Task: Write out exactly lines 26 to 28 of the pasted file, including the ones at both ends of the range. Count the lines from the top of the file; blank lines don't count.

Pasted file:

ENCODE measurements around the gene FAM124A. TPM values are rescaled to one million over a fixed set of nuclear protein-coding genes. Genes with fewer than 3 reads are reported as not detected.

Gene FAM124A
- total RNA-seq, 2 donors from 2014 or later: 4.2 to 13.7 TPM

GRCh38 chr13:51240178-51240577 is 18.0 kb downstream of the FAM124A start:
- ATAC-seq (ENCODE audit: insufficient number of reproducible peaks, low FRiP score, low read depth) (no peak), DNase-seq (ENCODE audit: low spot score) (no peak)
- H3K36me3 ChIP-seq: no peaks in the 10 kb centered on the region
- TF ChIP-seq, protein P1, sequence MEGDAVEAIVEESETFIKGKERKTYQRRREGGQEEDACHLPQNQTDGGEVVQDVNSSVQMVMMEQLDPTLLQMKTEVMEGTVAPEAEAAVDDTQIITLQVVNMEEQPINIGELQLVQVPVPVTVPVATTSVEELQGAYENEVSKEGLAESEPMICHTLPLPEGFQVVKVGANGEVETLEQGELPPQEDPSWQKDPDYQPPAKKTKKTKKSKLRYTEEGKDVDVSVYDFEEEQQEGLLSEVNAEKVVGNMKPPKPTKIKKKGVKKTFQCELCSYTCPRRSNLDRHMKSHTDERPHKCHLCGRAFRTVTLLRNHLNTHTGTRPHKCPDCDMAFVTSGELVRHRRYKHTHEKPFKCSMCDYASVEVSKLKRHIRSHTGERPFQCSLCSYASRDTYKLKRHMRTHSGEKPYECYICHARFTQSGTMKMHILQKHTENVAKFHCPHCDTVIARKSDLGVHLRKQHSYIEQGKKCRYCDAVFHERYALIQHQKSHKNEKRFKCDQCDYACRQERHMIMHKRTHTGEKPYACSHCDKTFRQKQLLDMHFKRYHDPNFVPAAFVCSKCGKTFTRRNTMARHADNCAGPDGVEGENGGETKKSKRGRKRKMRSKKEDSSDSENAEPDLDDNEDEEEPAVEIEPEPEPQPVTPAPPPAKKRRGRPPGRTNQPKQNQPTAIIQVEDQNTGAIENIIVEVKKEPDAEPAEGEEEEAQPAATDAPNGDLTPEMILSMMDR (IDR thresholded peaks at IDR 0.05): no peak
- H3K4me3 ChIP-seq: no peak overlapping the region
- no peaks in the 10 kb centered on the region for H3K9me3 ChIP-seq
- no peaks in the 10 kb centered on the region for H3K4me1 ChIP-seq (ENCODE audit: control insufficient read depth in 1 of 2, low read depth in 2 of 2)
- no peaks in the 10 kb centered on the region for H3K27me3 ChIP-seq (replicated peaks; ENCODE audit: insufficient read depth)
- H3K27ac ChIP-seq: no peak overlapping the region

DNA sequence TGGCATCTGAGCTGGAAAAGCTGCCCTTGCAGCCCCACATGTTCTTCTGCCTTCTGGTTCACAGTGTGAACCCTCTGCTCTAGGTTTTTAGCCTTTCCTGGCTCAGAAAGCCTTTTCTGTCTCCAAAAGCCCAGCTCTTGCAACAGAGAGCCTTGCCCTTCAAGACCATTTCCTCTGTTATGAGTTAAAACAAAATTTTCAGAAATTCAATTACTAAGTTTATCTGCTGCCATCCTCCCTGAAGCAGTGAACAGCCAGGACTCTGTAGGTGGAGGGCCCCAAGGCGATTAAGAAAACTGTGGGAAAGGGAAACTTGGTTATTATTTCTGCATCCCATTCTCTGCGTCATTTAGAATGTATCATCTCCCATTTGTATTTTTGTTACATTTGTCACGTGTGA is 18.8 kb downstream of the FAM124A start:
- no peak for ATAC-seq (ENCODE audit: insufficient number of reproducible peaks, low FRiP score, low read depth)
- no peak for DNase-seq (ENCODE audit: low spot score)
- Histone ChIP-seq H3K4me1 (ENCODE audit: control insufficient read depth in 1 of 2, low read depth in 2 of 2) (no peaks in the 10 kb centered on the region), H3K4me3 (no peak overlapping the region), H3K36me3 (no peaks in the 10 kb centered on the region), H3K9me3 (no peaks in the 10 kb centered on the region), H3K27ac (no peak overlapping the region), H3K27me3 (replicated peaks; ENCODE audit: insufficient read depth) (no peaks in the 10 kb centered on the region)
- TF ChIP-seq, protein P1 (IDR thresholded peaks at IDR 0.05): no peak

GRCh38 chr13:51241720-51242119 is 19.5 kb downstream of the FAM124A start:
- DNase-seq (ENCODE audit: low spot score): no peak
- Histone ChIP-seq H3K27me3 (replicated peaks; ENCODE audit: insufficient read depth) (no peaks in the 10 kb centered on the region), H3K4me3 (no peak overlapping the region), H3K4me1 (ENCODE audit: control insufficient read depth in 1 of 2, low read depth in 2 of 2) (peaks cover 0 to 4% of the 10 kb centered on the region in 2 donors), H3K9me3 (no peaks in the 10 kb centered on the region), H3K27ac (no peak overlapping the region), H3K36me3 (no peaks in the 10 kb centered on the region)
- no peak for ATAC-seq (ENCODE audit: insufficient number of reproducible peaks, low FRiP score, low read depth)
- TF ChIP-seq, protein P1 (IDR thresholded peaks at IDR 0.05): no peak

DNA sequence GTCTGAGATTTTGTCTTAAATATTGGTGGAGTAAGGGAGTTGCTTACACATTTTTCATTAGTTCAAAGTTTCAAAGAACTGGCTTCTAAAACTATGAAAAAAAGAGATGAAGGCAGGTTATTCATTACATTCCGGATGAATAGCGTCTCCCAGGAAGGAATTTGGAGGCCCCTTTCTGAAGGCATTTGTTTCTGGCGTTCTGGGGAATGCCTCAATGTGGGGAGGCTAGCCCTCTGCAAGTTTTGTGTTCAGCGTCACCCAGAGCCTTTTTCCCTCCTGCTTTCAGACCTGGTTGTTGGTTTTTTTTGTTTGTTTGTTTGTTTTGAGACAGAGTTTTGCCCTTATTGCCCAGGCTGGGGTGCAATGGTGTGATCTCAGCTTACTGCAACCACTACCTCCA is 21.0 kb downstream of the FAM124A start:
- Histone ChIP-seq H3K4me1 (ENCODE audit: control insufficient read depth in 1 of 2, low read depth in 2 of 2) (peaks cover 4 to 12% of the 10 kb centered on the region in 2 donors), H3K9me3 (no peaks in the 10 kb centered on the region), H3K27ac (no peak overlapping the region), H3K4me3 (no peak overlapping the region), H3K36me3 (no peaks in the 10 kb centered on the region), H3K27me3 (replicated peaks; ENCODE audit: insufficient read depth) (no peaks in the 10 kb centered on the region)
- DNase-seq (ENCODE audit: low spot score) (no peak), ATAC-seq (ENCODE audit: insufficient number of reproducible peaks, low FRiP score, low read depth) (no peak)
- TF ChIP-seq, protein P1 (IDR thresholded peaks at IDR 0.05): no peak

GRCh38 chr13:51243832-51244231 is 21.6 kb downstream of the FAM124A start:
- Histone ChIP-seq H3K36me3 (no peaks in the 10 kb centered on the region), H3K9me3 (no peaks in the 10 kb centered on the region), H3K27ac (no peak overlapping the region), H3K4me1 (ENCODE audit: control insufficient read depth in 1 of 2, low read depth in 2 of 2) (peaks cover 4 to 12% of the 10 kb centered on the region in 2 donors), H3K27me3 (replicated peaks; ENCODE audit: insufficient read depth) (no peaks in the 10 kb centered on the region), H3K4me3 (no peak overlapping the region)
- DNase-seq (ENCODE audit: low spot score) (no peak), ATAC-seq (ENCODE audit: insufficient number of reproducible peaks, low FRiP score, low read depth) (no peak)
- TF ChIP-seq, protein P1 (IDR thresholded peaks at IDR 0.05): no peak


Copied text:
- TF ChIP-seq, protein P1 (IDR thresholded peaks at IDR 0.05): no peak

GRCh38 chr13:51243832-51244231 is 21.6 kb downstream of the FAM124A start:
- Histone ChIP-seq H3K36me3 (no peaks in the 10 kb centered on the region), H3K9me3 (no peaks in the 10 kb centered on the region), H3K27ac (no peak overlapping the region), H3K4me1 (ENCODE audit: control insufficient read depth in 1 of 2, low read depth in 2 of 2) (peaks cover 4 to 12% of the 10 kb centered on the region in 2 donors), H3K27me3 (replicated peaks; ENCODE audit: insufficient read depth) (no peaks in the 10 kb centered on the region), H3K4me3 (no peak overlapping the region)